March 22, 2014
Diffident, relaxed and luminous, Duvekot was awfully approachable for an artist often cast as a ethereal, troubled angel plummeting to earth. Lauded by the likes of rock critic Dave Marsh and the Boston Globe for her provocative dark-hued ballads, Duvekot is a forerunner of the current alt-folk singer-songwriter boom that's spawned acts like Hurray for the Riff Raff.
Yet on Saturday night, Duvekot was warm, friendly and funny, sharing down-to-earth stories about life on the road. Tales of a dispiriting tour of soggy old England, replete with bad food, bad weather and eerily unresponsive audiences, segued into the delicate, magical and defiant ballad "The Life of a Princess."
"The Long Way," a pulsing travelog defined by mournful harmonica and a guitar figure as insistent as raindrops pattering on a rooftop, was proceeded by Duvekot's recollection of an idealistic cross-country trek with her Communist companion, Sven, who lamented the Berlin Wall collapse.
A funny story about an intrusive landlady introduced the hilarious "Landlady Song" which had the audience laughing throughout the jaunty ditty. By then it was clear that Duvekot's set knew no rules, covering everything from pensive ruminations to a bouncy George Gershwin cover.
The set opener, a chiming cover of Dylan's "The Times They are A-Changin'," indicated there would be plenty of curves ahead. The only constant throughout Duvekot's set was her magnificent and supple voice. Ranging from an airy soprano to a dusky alto, Duvekot coupled Joni Mitchell's phrasing with Judy Collins' clarity, mixing grit and stratospheric flights in a single verse. A catch in her upper register invoked The Cranberries' Delores O'Riordan's Celtic lilt.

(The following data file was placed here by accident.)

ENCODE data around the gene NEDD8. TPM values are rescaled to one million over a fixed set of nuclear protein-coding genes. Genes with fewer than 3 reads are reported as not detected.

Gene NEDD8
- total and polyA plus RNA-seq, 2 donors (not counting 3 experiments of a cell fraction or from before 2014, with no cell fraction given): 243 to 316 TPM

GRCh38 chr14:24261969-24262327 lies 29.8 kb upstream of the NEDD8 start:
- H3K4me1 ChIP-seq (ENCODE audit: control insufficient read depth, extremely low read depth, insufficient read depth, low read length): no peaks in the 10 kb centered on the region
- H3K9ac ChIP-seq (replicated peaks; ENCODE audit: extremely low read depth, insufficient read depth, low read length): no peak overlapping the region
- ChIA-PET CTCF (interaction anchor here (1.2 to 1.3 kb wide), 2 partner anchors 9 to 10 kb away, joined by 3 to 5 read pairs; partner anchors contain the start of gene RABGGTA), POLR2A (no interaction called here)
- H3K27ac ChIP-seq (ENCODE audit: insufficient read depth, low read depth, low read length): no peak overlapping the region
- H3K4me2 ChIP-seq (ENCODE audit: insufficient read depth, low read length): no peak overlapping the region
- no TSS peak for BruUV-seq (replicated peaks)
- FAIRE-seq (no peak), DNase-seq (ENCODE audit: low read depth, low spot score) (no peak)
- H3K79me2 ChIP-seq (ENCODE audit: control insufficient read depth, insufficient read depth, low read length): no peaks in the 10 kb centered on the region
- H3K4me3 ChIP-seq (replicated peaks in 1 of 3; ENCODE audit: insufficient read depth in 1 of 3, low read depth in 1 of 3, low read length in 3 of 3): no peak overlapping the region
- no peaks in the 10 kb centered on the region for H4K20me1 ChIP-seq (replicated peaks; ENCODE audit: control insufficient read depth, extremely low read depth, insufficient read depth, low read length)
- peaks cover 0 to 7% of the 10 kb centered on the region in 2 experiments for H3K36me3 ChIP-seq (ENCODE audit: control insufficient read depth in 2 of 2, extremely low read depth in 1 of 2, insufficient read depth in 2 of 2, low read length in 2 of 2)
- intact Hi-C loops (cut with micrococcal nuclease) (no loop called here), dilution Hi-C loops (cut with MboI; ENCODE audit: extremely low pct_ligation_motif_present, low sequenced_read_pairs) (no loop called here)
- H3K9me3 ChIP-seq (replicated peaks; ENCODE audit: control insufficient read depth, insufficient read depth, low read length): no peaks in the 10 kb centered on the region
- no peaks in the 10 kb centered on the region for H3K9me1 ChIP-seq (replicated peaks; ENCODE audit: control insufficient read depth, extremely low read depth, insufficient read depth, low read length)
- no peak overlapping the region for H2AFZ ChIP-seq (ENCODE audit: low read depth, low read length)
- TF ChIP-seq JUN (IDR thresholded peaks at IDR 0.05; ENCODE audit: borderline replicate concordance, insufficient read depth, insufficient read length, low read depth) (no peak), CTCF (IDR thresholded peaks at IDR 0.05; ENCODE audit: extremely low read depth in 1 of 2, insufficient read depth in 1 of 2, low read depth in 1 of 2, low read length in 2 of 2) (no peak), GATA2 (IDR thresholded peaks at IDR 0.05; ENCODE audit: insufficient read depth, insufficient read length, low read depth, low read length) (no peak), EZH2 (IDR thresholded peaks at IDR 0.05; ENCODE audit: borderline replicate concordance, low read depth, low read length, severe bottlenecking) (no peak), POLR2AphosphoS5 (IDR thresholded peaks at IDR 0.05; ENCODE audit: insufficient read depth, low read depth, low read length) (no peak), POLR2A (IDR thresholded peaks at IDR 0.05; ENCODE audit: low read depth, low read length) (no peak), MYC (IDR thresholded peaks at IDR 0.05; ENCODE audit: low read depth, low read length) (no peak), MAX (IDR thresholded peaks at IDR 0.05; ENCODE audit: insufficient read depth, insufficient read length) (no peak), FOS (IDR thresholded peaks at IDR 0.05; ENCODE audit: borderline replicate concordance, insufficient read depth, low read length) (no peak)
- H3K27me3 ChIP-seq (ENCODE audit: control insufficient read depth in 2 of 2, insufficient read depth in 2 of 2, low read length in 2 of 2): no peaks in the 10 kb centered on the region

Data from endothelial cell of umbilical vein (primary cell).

That voice was the perfect instrument to convey the vivid and dreamlike quality of Duvekot's originals, songs that evoked the magic we each encounter everyday - like the signal tower standing sentinel in the middle of a desert in "Lighthouse" - and transform it into timeless poetry that is both detail specific and universal.
Duvekot's catchy, captivating songs employed a deft sleight-of-hand, managing to seem simpler than they were. Indeed, the tunes were so complex, that Duvekot couldn't play them on the ukulele. Joking that her tenor ukulele looked like her guitar just had a baby, Duvekot admitted her skill was confined to just three chords on the four stringed instrument.
Those three chords were plenty for a jumping, snappy cover of Jason Mraz's "I'm Yours," a shimmering, silvery-toned run-through of Jackson Browne's "Doctor My Eyes" and a stripped down and tremulous take on Billy Bragg and Wilco's posthumous collaboration with Woody Guthrie, "Aginst Th' Law."
Yet it was Duvekot's originals that rightly claimed the spotlight. Introduced as a song about her ex - a literal-minded guy who thought "Lighthouse" was about global warming - the narcotic tone poem "Sleepy Sea of Indigo and Blue" boasted a gently flowing guitar figure and an arching, full bodied vocal that recalled the power of Joan Baez. Calling it a song she didn't care for until an ad agency offered her a lot of money for licensing, set-closer "Merry Go Round" was percussive, stomping and playful as Duvekot's rapid-fire wordplay reeled off pointillist modern-life portraits.
Encore "Anna" was a sweet serenade to Duvekot's grandmother; whose last years were lost in a mist of Alzheimer's and jazz-age memories. Though the tune weaved tendrils of reverie, Duvekot wasn't about to leave the audience in a poof of pensive pixie dust. She prefaced the song with a typically quirky and engaging story: Asked to play "Anna" at a medical convention, Duvekot went onstage before Ozzy Osborne.
"Ozzie wasn't playing at the convention," Duvekot explained. "The doctors had isolated his genome because they wanted to study him. They wanted to know how he had survived all those drugs."
If you needed proof that we lived in a strange and changing world, there it was - Antje Duvekot "opening" for Ozzy Osborne.
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